Perhaps we shouldn't be surprised. A trade unionist I spoke to on Monday blasted McDonald's for "creating the McJob" – but Labour MP Clive Betts once put down a motion in Parliament condemning the term as "derogatory". It soon emerged McDonald's had paid for his trip to see the World Cup in Germany.
To give Streeting his due, he ditched his snobbery critique after he was repeatedly confronted with the issue of workers rights. He instead focused on the loss of income for Labour, and said the move smacked of "virtue signalling" – the latest term to erupt out of the world of cod academia. It means making worthy gestures without any effort or sacrifice. Like banning McDonalds from the Labour Party conference – which won't actually change their working practices, so the argument goes.
The Bakers' leader, Ronnie Draper, told me there was, in fact, an explicit industrial rationale behind the decision. He told a member of the ruling executive that McDonald's should be out unless they agree to discuss recognition of the union: "McDonald's is a serial abuser of working people, in particular young people, throughout the world. Why should we give credence to a company that behaves in such an abominable way against workers and give them airspace at a Labour Party conference, because it almost looks like we're justifying the things they do. Why should we give them any breathing space until they start falling in line with what the best employers do?"
Contrary to Streeting's claim that McDonald's has "shown a willingness to engage", Draper says the company has repeatedly refused even "to acquiesce to a meeting" with the Bakers' union. "I don't know Wes Streeting from Adam... but that is absolutely atrocious if he thinks it's got anything to do with Corbyn or anything to do with vegetarianism," he said.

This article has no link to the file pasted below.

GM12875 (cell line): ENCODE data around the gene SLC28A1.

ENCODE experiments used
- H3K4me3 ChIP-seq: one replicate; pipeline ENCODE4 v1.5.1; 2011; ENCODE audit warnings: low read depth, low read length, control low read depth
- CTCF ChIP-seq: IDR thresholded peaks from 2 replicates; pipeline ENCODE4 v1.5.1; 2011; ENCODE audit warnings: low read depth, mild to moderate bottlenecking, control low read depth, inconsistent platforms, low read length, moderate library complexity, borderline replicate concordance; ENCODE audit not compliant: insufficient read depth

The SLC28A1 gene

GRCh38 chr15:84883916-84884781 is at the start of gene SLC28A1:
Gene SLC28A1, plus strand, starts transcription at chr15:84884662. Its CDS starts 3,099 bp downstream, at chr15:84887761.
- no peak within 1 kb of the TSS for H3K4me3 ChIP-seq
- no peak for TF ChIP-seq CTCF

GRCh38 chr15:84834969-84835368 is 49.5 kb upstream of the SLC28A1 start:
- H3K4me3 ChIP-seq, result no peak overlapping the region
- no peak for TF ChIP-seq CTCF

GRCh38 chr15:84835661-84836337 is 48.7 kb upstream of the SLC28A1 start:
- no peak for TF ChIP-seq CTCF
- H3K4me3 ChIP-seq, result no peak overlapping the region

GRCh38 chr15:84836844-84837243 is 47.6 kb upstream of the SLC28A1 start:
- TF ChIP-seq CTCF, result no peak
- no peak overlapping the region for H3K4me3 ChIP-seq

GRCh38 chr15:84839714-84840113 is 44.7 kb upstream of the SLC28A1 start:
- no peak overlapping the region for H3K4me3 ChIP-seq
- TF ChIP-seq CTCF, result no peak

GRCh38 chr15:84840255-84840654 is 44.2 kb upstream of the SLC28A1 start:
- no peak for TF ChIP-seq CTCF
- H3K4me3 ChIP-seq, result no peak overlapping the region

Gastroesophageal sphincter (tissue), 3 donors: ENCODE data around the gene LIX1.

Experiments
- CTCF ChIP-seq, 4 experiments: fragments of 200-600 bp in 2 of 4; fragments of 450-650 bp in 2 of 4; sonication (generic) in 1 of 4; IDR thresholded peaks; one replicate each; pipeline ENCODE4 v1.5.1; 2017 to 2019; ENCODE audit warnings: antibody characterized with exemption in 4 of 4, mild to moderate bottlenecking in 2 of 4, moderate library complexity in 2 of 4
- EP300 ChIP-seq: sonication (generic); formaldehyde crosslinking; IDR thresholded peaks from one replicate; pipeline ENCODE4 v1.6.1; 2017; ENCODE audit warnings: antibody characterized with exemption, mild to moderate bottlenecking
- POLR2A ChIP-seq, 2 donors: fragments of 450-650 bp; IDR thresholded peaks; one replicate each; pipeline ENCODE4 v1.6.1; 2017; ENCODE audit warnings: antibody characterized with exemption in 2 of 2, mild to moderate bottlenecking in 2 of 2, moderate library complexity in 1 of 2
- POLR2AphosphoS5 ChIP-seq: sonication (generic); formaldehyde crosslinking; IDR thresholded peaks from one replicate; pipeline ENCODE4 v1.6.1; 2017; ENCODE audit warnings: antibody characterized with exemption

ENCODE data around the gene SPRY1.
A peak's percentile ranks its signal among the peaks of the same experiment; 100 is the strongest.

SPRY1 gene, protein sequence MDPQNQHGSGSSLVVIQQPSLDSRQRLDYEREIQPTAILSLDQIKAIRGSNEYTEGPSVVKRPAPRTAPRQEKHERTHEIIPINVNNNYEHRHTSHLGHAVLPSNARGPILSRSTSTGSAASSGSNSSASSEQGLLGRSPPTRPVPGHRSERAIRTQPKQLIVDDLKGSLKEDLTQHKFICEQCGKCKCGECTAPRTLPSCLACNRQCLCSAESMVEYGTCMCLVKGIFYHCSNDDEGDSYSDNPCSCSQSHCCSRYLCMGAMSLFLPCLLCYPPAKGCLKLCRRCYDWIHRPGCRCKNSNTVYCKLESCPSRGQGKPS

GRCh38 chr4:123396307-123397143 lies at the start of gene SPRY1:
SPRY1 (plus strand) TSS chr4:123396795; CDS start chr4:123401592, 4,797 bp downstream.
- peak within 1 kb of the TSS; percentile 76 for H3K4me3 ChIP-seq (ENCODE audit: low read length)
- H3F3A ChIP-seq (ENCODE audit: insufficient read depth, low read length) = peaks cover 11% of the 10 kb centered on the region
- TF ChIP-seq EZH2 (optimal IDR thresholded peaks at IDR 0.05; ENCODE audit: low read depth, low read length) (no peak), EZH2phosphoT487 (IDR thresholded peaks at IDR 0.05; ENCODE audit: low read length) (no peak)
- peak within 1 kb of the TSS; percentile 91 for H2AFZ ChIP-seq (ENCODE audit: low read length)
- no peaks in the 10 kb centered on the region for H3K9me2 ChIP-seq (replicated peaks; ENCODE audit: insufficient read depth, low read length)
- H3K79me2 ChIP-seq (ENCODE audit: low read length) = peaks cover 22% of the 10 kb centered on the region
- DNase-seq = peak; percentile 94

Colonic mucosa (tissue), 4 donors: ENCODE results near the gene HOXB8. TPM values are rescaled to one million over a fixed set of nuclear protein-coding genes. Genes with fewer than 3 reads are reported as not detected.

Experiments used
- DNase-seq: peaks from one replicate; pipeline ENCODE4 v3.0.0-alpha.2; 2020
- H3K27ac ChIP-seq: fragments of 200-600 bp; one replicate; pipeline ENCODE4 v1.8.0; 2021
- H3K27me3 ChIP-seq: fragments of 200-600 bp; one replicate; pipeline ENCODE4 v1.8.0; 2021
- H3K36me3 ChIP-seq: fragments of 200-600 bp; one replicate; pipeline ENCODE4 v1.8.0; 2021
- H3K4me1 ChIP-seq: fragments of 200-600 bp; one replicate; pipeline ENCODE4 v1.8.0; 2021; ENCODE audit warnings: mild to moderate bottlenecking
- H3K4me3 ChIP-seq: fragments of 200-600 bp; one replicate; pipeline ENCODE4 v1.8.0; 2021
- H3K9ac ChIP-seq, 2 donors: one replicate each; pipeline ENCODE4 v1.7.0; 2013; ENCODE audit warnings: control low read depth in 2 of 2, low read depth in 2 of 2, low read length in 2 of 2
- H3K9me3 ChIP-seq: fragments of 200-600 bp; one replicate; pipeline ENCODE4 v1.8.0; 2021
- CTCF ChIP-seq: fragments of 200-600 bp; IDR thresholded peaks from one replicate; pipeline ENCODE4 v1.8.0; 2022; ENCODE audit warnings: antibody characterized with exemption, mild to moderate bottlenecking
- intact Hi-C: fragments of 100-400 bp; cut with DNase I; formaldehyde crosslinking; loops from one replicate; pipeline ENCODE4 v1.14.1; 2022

A spokesperson from McDonald's said: "We are disappointed with the decision that has been taken. As with many other organisations, all employees of McDonald's UK, including our franchised restaurants, are entitled to join the membership of a union, however, we do not organise for them to meet with a particular union. In terms of contracts, we have recently announced a trial which is giving our people the choice of contracts and hours they are on, with 80 percent of people choosing to remain on the flexible contracts already in existence. In addition to this and with changes to the National Living Wage, our restaurant workers have experienced a pay rise, on average, in excess of 10 percent in the last six months."
It's hard to imagine that Labour's target-driven sales team will leave a gaping gap in the conference centre where McDonald's planned their "interactive experience" to display support for British farm produce – a cause to which we cannot doubt their commitment. No: Labour probably can't eliminate every bad employer from the seedy business of buying political influence. Everyone can make the slippery slope argument, but actually there's a value to singling out the high-profile cases. That's why every big corporation that was guilty of tax avoidance didn't make the campaigns against Vodafone or Starbucks a waste of time.
When Labour has a professed commitment to recruiting more working class candidates, newly recruited McDonald's workers were set to turn up to the party conference and find their bosses preaching their ethics. What does that signal? It's certainly not virtue.